Suki, a startup that makes an AI-powered voice assistant for doctors, received two pieces of news from major clients less than three weeks ago. The first was that they’d need the product to accommodate telemedicine visits. The second was that they’d need autofilled clinical notes to quickly process patients who test positive for COVID-19 — “Hey, Suki, write up a completed clinical note for COVID-19.”

The clients sent Suki their requirements and the data they’d gathered so far, and CEO Punit Soni called a meeting with his COO, head of customer success, product lead, sales lead and marketing lead.

It was 4 p.m. The meeting lasted 20 minutes. By 9 a.m the next day, the new offerings were deployed.

To be fair, the viral outbreak had been on the team’s radar for about a month. Team members didn’t know how severe it would get or what response it would require, but they knew one thing: Healthcare professionals would need support, and AI would be one way to give it to them.

“In hindsight it’s obvious, but I hadn’t thought about how telemedicine would explode with doctors unable to see patients because of infection issues,” Soni said. “But that’s the cool part about being a tech startup. Not only are you super agile, you have the ability to create and deploy a product in 24 hours flat. All I need is data. That’s one of the big reasons why AI is the future.”

For many, the rapid spread of the novel coronavirus — and worldwide confusion about how to best contain it — makes human limitations seem more stark than ever. We can’t treat patients if we don’t have the hospital beds. We can’t curb the virus’ spread if we don’t know who has it, or if we can’t find a vaccine.

AI only knows what we tell it, but it does what we cannot: take in large amounts of disparate information and detect patterns. As we scramble to save lives and stabilize our world, some companies are using algorithms to give us an edge.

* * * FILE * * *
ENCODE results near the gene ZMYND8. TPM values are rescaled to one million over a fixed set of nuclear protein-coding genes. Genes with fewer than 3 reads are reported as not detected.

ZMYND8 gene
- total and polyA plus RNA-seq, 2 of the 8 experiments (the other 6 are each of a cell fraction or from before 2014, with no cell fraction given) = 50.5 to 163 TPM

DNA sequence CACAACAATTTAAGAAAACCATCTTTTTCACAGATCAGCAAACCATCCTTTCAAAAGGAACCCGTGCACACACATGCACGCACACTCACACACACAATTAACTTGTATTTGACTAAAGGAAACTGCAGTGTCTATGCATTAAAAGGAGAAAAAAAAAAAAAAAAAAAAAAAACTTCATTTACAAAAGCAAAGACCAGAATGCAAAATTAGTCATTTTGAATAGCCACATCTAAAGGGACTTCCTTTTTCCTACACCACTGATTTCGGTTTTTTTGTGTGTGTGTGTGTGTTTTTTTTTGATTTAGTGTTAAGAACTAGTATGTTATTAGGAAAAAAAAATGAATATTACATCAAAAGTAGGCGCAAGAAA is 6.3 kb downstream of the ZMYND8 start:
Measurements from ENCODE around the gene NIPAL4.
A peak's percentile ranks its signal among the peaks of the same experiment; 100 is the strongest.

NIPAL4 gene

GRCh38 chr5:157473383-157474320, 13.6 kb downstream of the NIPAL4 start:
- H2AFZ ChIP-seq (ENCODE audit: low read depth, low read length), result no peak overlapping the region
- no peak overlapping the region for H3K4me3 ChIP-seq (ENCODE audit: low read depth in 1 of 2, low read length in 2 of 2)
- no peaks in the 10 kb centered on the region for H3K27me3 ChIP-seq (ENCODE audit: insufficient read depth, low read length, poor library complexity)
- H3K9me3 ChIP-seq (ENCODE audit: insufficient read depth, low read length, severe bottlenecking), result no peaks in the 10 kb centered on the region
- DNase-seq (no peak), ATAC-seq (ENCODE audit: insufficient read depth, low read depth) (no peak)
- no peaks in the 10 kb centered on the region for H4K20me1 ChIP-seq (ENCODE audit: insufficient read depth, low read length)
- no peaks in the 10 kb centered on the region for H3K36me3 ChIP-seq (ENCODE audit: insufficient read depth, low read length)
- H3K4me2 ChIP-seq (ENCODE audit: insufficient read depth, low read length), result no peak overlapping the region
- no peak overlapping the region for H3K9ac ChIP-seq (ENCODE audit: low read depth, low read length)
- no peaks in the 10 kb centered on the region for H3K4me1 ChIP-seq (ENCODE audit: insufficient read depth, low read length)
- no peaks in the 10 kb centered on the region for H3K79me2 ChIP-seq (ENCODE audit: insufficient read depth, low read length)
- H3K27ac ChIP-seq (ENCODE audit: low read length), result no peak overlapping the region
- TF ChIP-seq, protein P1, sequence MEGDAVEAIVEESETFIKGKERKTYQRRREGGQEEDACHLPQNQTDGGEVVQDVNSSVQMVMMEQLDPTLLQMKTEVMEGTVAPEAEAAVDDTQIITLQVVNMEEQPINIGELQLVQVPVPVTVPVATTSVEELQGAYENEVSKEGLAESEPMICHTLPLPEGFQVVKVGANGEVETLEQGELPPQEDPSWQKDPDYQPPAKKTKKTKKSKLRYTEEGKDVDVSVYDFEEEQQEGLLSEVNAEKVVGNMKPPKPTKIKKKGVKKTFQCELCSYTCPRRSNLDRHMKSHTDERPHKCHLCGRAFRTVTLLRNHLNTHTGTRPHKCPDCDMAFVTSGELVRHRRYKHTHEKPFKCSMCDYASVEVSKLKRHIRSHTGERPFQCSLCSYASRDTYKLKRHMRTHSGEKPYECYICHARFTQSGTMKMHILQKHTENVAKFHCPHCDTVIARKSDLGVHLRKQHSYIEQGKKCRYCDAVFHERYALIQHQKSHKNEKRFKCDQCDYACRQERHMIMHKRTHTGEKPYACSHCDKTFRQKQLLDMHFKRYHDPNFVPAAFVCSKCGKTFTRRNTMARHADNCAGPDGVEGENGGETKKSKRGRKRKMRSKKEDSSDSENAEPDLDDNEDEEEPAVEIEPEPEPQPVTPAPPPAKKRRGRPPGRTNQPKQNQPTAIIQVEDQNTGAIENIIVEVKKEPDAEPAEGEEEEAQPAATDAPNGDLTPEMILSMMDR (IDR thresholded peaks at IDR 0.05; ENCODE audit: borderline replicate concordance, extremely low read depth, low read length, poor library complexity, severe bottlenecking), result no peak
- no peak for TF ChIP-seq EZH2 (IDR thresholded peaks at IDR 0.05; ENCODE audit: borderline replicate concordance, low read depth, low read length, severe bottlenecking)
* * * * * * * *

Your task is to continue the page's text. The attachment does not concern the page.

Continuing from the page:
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Suki voice assistant AI
Suki uses natural language processing to autofill clinical notes, saving time for physicians. | Photo: Suki

AI-enabled lung imaging helps track COVID-19’s progression

Dr. Yale Tung Chen, an emergency medical doctor in Madrid, wrote a tweet on March 9: “Day 1 after #COVID diagnosis. Sore throat, headache (strong!), Dry cough but not shortness of breath. No lung US abnormalities. Will keep a #POCUS track of my lungs. #coronavirus

“POCUS” is an acronym for point-of-care ultrasound. Beneath the text is an ultrasound image of Chen’s lungs. The bottom right corner of the image reads, in Spanish, “Captured with Butterfly iQ.”

Some healthtech companies — like medical imaging startup Butterfly Network, the creator of Butterfly iQ — were uniquely positioned to respond to the outbreak. Butterfly iQ is a handheld, AI-powered ultrasound device that sends images to a user’s mobile phone for automated interpretation.

The startup had been monitoring COVID-19 since its outbreak in mid-January in the Asia Pacific region, where physicians were reporting the importance of lung imaging in tracking and treating the virus. Since Butterfly Network’s scanner could serve as a cleaner, less expensive alternative to X-rays and CT scans, the product’s relevance was clear to the company early on.

After noticing physicians like Chen sharing images of infected lungs on social media, the startup launched a landing page where medical professionals can share images and learn how to use the scanner for lung ultrasounds. Butterfly Network also hosted a webinar last Thursday to help healthcare workers recognize a COVID-19-positive lung.

AI comes into play in two ways. First, automated image analysis makes it easier for people with less training to use the scanner effectively. As hospitals shift assignments to manage an influx of sick patients, workers unfamiliar with the nuances of lung imaging could end up screening patients — and may benefit from a more accessible device.

Second, as more medical professionals use Butterfly Network’s scanner to check for symptoms of COVID-19, the company’s cloud-based system gets more robust data about the virus and what it looks like. That, in turn, will make the product’s analysis more accurate, director of education Dr. Mike Stone and chief medical officer Dr. John Martin wrote in an email. Martin has been corresponding with emergency room physicians in China, Italy, Spain and the United Kingdom as the pandemic has progressed, he said.

“It’s an all-hands-on-deck approach right now,” the email said.

Just as important as treating infected persons, however, is making sure they don’t infect more people.

Boston-based startup Biofourmis offers an AI-powered health analytics platform called Biovitals, which uses patient monitoring to predict negative health outcomes before they happen. Biofourmis had been working with the University of Hong Kong on an at-home heart monitoring solution for two years when they received a call from the government of the region asking if the solution could be repurposed for at-home COVID-19 monitoring.